November 20, 1989 – Adoption by the U.N. of Convention on the Rights of the Child

The United Nations Convention on the Rights of the Child (commonly abbreviated as the CRC or UNCRC) is a human rights treaty which sets out the civil, political, economic, social, health and cultural rights of children. The first article of the Convention defines a child as any human being under the age of eighteen, unless the age of majority is attained earlier under national legislation.

The U.N. adopted the CRC on the 30th anniversary of its Declaration of the Rights of the Child. It came into force on 2 September 1990, after it was ratified by the required number of nations. Currently, 196 countries are party to it, including every member of the United Nations except the United States.

It is fortunate for the U.S., but not for children, that the country is not a party to the CRC, since the Trump administration’s practice of separating children from migrant families entering the United States is in violation of rights and international law, as the United Nations human rights office has pointed out. In response to this 2018 statement, the Trump-appointed United States ambassador to the United Nations, Nikki R. Haley, responded:

Neither the United Nations nor anyone else will dictate how the United States upholds its borders.”

You can read the full text of the Convention on the Rights of the Child here.

December 18, 1979 – U.N. Adopts the Convention on the Elimination of All Forms of Discrimination against Women

On this day in history, the U.N. adopted The Convention on the Elimination of all Forms of Discrimination against Women (CEDAW). Described as an international bill of rights for women, it came into force on September 3, 1981.


The Convention defines discrimination against women, establishes an agenda of action for putting an end to sex-based discrimination, requires signatories to repeal all discriminatory provisions in their laws, and to enact new provisions to guard against discrimination against women. (Special protection for maternity is not regarded as gender discrimination.) Equal opportunity in education for female students is required, and coeducation is encouraged.

Although the Convention was signed by President Jimmy Carter in 1980, it has never come up for a vote in the Senate. The late Senator Jesse Helms of North Carolina, chairman of the Senate Foreign Relations Committee from 1995 to 2001, refused even to hold hearings on the matter. According to Helms, CEDAW was a terrible treaty “negotiated by radical feminists with the intent of enshrining their radical anti-family agenda into international law.” At a 2002 Senate hearing, he described the treaty as harmful to women as well as a direct threat to American sovereignty. “It will never see the light of day on my watch.”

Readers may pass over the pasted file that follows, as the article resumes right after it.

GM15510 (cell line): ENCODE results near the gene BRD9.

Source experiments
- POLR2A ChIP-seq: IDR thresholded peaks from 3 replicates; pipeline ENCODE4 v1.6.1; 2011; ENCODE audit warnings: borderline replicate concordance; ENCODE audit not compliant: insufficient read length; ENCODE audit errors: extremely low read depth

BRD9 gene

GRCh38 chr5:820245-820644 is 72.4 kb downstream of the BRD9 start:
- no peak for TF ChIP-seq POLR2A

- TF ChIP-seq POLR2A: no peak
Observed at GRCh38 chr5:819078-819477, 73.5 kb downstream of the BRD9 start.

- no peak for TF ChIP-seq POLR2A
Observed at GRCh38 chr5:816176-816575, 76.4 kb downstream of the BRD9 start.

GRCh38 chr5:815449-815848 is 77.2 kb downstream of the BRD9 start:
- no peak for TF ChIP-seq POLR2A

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Senator Helms may not be alive, but the Tea Party is, and today, right-wing conservatives fear CEDAW could impose pro-abortion measures, among other envisioned horrors. Focus on the Family has a particularly fanciful list detailing the reasons for which CEDAW should not be ratified, including:

  • The foundational principle of CEDAW is erroneous
  • CEDAW violates the U.N. Charter
  • Ratifying CEDAW is un-American, violates our constitutional 
  • CEDAW would be illegally used to pressure the U.S. to implement 
quota systems for elections and government offices
  • CEDAW would be more harmful than beneficial to women
  • CEDAW would harm children
  • CEDAW would attack and destroy healthy roles of men and women
  • CEDAW would harm marriage, families and their religious faith
  • CEDAW would be illegally used to promote abortion
  • CEDAW may be used to pressure the U.S. to legalize prostitution

As The New Republic Staff writes: “The United States finds itself in questionable company on CEDAW: Iran and Sudan are among the few UN countries that haven’t adopted it.”

You can read the text of the Convention here. You can read about success stories thanks to the Convention here.


November 29, 1947 – The U.N. Partitions Palestine Between Arabs and Jews

On this day in history, the United Nations General Assembly passed a resolution organizing Palestine into three Jewish sections, four Arab sections, and an international administration in the city of Jerusalem.


The General Assembly voted, 33-13, in favor of partition, with 10 members, including Britain, abstaining. The six Arab nations in the General Assembly refused to accept the partition and staged a walkout in protest.

The partition plan was never fully implemented, however. On May 14, 1948, the day on which the British Mandate over Palestine expired, the Jewish leadership approved a proclamation declaring “the establishment of a Jewish state in Eretz Israel, to be known as the State of Israel.” The next day, a military coalition of Arab states and Palestinian Arab forces invaded the new country.